IndoChina - Vietnam: Hue & Hoi A step back in time

Trip Start Jul 30, 2010
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Trip End May 29, 2011


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Flag of Vietnam  , Quảng Nam,
Friday, November 5, 2010

Patience, n. A minor form of despair, disguised as a virtue.
 Ambrose Bierce,The Devil's Dictionary


We arrived 4 hours late. Instead of pulling into Hue (pronounced 'hway' as in "h’way the lads...") at 8am we arrived at lunchtime. At 13hr journey had turned into a 17hrs smelly marathon. Heavy rain overnight had meant that the train had to slow down and crawl over long stretches of track for fear that the wet ground beneath the train giving way. I guess in the UK SouthWest Trains would have closed the entire network bringing S. London to a standstill. Not in ‘nam. Things carry on but just take a little longer. 

In the afternoon we had a rather rushed tour around Hue which was until 1945 the political centre of Vietnam. In quick order we visited the Imperial Tombs of Tu Duc – the emperor who effectively handed the keys of the country over to the French, the Citadel – modelled on Beijing’s Imperial Palace. This was a vast complex but significantly damaged or destroyed by an earthquake in the 19th century and by American forces during the 1968 Tet Offensive when the Vietcong and the NVA used the citadel as their base. During 24 days it is estimated that 10,000 people, mostly civilians, were killed. At present the palace is being reconstructed altho’ when they’ll finish is anyone’s guess given the size of the place.  

By now everyone was pretty knackered so we headed back to the hotel before going out as a group for a frankly forgettable meal somewhere.  Hue seemed like an interesting place and it would have been good to explore it a bit more and walk along the Perfume River that cuts thru’ Hue but that wasn’t to be. What we’re finding is that as part of a group you are treated and you act like a passing tourist there to be a source of tips for all sorts of people, with no opportunities to step away from the itinerary. You turn up at a place as a group, are walked around it as a group and all jostle for the same position for the same photo-op. Being part of the group in a way discourages you from doing your own research. Group dinners are painful. In Hanoi one person left the group but was replaced by 10 new people. Most of them are very nice but we’re wasting some much time and money in mediocre, slow and safe-option restaurants it’s becoming quite frustrating. Rant over!

After one night in Hue we were on the road again to Hoi An. Before we set off we visited the Thien Mu Pagoda. The oldest monastery in Hue it was also the home to Thich Quang Duc, the monk, who in 1968, before the world’s press and TV crews set fire to himself in Saigon in protest to Pres. Diem’s restrictions and treatment of Buddhist monks and nuns.  The pagoda covered quite a large area and we managed to escape the pack and made our own way around the area which felt like a little bit of freedom from tour guides.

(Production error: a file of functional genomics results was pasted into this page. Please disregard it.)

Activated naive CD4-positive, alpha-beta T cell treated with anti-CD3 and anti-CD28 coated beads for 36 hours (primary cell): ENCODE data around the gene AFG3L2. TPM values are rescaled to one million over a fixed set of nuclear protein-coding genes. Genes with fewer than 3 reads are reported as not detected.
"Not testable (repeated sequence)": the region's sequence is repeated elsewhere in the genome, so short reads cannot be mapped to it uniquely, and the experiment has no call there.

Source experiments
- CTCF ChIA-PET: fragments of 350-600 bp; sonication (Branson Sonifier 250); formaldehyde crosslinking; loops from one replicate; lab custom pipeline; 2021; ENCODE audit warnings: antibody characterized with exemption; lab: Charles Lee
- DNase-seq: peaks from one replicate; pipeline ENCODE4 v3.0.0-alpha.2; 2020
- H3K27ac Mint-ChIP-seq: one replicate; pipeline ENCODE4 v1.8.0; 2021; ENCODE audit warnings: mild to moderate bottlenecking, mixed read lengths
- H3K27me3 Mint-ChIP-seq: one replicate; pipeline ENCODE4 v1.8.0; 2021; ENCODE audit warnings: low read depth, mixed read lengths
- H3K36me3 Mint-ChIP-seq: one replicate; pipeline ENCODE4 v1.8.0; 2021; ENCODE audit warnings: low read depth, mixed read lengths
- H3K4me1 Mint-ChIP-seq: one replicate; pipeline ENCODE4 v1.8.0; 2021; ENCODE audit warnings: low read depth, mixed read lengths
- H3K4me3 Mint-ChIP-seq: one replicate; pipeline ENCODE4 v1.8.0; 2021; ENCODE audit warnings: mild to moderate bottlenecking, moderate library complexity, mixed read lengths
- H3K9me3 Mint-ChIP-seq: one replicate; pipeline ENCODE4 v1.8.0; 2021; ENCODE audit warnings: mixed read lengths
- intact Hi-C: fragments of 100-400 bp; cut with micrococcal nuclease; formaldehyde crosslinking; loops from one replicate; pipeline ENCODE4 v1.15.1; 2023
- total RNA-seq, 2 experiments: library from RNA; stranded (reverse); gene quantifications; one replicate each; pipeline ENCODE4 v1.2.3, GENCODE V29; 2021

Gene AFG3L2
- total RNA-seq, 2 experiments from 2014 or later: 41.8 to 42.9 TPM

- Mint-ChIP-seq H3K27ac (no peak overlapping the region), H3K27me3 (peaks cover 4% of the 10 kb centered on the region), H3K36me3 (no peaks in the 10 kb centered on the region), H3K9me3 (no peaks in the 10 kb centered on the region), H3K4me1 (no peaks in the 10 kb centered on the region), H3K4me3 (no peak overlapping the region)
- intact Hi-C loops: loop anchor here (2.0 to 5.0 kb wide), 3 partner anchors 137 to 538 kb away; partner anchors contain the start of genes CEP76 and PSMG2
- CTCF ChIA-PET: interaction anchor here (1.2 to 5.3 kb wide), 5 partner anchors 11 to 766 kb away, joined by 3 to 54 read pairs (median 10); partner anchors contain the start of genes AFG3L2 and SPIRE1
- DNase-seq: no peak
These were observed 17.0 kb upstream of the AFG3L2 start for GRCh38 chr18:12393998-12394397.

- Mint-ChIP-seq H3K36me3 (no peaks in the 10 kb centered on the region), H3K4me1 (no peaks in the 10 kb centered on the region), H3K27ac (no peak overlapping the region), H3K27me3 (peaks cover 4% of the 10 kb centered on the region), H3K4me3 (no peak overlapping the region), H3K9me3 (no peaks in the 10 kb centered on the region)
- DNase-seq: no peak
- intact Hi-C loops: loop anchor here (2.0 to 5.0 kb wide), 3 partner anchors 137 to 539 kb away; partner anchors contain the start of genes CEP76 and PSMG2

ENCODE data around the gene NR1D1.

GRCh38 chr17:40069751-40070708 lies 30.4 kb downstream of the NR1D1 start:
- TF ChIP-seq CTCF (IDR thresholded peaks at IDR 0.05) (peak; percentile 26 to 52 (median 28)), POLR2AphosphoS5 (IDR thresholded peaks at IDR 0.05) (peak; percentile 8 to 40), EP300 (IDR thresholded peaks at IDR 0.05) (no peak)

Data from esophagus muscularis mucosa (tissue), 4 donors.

Back on the bus we had a 4hr journey over the Hai Van Pass which follows a spectacular route up and over the mountains that run along the coast to Danang. The first impressions of Hoi An that evening was that it was a lovely small port town. Like Luang Prabang in Laos, Hoi An is a UNESCO World Heritage site which limits development in the Old Quarter which is where we were staying – and  given the colour of the water that came out in the bathroom sink I suspect that pipes had also been preserved.  The Old Quarter consists mainly of old shops, tailors (which Hoi An is apparently famous for), shoe shops, bars, galleries and restaurants mostly targeted at visitors. On closer inspection it also seems to be a centre for fake watches, bags and ‘designer’-ware. On our first night there the police stopped our group demanding to see our tickets. What they wanted to see was that we'd spent the VND 90,000 each to visit the Japanese covered bridge (something else Hoi An is also known for). We just lied and said the tickets were in the hotel and the police were happy enough but it's a bit like the Met stopping people in London demanding that they visit the London Eye. Anyway we visited the bridge the following morning, all 50m or 60m of it, and apart from it being very damp and a bit dilapidated (which given its age is understandable) all it leads to are more tourist trap shops.

On our second and third day in Hoi An it rained and rained and rained. Not that this deterred Claire from visiting almost every one of Hoi An's countless tailors in search of the perfect travelling skirt which she finally found on our last night there. By the evening of our second day the River Thu Bon had overflowed its northern banks and was closing off roads altho' we did use this to our advantage and managed to 'lose' the group and found a restaurant which was cheap and did brilliant food altho' its 'killer' centipede was a bit of a distraction. Actually since getting to Hoi An we've managed to lose the group most of the time and have as a result found some really interesting little shops and restaurants.

I think it's a tactic we'll have to deploy quite a bit for the remainder of this particular tour.
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Comments

Margaret Squires on

Very very intereting following your adventures

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